We are asking for a change in behavior from boaters, particularly in cove locations.  Likewise, if a vessel must travel at a speed which creates an excessive wake in the main channel, the vessel should operate as close to the middle of the channel as possible, far away from docks, giving boat wakes time to lose energy.   

The creation of an excessive wake, which endangers other boaters, should be considered as well.  Lake of the Ozarks has a diverse group of boaters.  The key is to be aware of your surroundings on the lake when you are boating and to be courteous to those smaller boats attempting to navigate larger boat wakes.  Depending on your role, capsizing or swamping a boat with an excessive boat wake from your vessel may have legal ramifications.   

The stricter enforcement of these wake violations will be introduced by marine troopers as warnings.  The intention is not to go out and write citations to boaters; however, repeat offenders or blatant violations may necessitate citations be issued.  

In recent years, all types of law enforcement agencies have realized the importance of partnering with our communities in order to be more effective.  Marine law enforcement is no different and we want to partner with, not only our local communities, but also our boating community.  Our boating community has made significant changes for the better in recent years, such as the tremendous increase in the number of “designated boat captains.”  This has been a noticeable change in boating safety and it is an appreciated change.  Relatively speaking, Lake of the Ozarks is a very safe lake.  We want to continue to improve on that by communicating with our boaters.  Boat wakes were the most significant contributing factor in boating injuries on Lake of the Ozarks last year.  It is an area of boating safety where we could improve, and we ask for your help in accomplishing that goal.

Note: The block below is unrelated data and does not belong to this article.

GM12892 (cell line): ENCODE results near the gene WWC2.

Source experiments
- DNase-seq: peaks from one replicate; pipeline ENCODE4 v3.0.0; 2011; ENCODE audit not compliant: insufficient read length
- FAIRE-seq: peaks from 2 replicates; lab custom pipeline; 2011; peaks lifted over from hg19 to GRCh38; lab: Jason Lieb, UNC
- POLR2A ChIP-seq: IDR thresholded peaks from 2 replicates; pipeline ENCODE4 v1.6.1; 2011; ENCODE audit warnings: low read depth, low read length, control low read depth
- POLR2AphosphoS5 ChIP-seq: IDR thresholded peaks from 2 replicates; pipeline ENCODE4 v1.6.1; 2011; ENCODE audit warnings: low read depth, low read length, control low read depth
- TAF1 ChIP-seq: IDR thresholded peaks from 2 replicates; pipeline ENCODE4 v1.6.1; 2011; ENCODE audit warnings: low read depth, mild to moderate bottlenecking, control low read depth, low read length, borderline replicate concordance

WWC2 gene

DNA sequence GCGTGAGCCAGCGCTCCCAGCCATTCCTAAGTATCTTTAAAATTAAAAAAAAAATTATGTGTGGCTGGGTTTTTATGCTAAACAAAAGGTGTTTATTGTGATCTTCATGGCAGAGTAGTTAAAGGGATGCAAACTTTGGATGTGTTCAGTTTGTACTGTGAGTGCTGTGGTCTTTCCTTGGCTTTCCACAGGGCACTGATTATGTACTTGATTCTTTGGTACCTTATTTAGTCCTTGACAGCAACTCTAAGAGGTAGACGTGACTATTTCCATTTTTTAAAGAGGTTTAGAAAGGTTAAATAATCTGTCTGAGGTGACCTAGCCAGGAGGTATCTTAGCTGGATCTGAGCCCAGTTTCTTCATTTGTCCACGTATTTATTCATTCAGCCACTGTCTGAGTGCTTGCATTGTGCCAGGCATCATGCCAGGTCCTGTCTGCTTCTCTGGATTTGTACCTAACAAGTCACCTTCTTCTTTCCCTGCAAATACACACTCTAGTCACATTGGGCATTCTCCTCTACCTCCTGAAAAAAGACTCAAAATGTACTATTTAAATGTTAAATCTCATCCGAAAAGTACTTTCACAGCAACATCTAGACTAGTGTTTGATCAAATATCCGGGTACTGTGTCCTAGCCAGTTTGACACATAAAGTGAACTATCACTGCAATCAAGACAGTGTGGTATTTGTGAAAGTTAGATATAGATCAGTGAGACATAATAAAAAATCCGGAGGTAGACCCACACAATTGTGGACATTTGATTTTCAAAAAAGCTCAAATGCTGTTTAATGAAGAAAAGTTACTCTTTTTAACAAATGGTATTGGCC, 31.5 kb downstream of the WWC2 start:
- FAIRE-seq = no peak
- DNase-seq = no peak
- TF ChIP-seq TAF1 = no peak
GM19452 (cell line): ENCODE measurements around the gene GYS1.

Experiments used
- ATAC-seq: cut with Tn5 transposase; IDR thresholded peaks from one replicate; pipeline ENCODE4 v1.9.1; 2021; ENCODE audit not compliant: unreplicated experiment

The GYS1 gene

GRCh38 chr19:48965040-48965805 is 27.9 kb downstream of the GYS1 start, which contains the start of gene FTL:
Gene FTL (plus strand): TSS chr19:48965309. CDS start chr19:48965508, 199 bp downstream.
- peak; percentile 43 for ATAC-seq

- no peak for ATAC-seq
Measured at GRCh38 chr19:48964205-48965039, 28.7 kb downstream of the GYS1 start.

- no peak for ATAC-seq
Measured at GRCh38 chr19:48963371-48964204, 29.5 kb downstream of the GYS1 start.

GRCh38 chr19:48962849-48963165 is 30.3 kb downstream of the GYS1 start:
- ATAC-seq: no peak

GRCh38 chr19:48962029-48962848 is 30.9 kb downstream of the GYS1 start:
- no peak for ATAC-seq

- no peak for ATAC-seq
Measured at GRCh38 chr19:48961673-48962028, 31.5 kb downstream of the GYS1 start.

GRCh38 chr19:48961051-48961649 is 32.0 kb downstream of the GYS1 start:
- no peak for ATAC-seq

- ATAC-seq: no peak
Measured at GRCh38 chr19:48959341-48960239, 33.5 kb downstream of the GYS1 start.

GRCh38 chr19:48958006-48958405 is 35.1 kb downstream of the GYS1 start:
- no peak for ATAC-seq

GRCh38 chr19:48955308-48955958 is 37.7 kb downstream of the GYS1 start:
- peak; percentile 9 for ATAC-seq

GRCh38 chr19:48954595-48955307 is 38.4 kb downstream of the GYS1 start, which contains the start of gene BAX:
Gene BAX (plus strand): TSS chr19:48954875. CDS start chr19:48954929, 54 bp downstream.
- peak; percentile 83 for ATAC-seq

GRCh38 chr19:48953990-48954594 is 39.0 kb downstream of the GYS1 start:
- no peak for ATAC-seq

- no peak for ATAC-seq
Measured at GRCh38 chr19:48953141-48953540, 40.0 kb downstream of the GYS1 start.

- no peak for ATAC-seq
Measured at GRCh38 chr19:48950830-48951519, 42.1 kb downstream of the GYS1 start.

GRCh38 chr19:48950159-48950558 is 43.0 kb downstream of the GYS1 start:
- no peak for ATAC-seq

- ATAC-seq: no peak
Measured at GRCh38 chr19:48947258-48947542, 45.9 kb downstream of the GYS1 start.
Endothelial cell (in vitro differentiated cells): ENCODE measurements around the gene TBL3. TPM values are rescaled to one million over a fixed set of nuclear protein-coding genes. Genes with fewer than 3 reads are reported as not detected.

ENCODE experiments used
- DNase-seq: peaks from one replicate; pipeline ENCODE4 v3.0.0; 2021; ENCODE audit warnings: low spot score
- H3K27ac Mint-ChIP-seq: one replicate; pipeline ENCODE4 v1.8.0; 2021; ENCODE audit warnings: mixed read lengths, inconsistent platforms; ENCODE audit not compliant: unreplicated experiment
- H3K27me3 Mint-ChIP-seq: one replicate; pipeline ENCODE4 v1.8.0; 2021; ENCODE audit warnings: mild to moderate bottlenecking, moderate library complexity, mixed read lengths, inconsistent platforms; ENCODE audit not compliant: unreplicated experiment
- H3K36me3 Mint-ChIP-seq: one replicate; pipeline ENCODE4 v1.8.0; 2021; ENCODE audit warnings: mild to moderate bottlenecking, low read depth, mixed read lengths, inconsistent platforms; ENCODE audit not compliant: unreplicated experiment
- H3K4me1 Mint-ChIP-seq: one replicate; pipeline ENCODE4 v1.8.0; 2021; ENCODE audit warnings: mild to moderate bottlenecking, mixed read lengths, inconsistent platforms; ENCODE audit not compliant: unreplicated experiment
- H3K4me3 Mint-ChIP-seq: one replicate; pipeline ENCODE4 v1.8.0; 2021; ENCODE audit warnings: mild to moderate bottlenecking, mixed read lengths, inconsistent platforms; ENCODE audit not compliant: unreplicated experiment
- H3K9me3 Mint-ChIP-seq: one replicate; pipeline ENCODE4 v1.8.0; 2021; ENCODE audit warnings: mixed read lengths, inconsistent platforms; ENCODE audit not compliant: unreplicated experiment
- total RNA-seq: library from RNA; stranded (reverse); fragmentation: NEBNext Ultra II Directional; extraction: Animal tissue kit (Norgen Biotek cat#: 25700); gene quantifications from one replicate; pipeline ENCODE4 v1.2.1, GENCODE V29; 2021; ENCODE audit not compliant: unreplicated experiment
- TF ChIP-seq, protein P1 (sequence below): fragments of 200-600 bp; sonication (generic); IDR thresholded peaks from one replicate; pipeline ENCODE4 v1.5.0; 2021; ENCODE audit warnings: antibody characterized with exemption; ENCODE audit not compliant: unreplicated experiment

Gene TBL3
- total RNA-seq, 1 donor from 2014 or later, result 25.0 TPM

Smaller vessels and their captains have a role in limiting injuries due to boat wakes as well.  Staying alert as to changing environmental conditions present on the lake is the responsibility of the boat captain, along with navigating wakes at a safe speed and angle.  The proper seating of passengers and appropriate warning to passengers regarding significant boat wakes approaching should also be considered duties of a good boat captain.  

Reaching out to our boating community is meant to minimize any divide between our marine law enforcement and the boating public.  Avoiding the “us versus them” attitude on either side is the best way to communicate important safety information.  Law enforcement will always be more effective with the support of the community it serves.   

Lastly, I would encourage you to contact the Water Patrol Division about general concerns with the marine law enforcement duties within Missouri.  Our email address is boatinfo@mshp.dps.mo.gov, or you are welcome to call 573-751-5071.  We take pride in providing the best service possible to our citizens and our visitors.  Please contact us if you need clarification on any information or misinformation that may be out there.  Specific situations or emergencies on the water may be reported to the troop where you are boating by calling *55 on a cell phone, or by calling 1-800-525-5555.     


Captain Matt Walz

Assistant Director, Water Patrol Division

Missouri State Highway Patrol

source: Lake Expo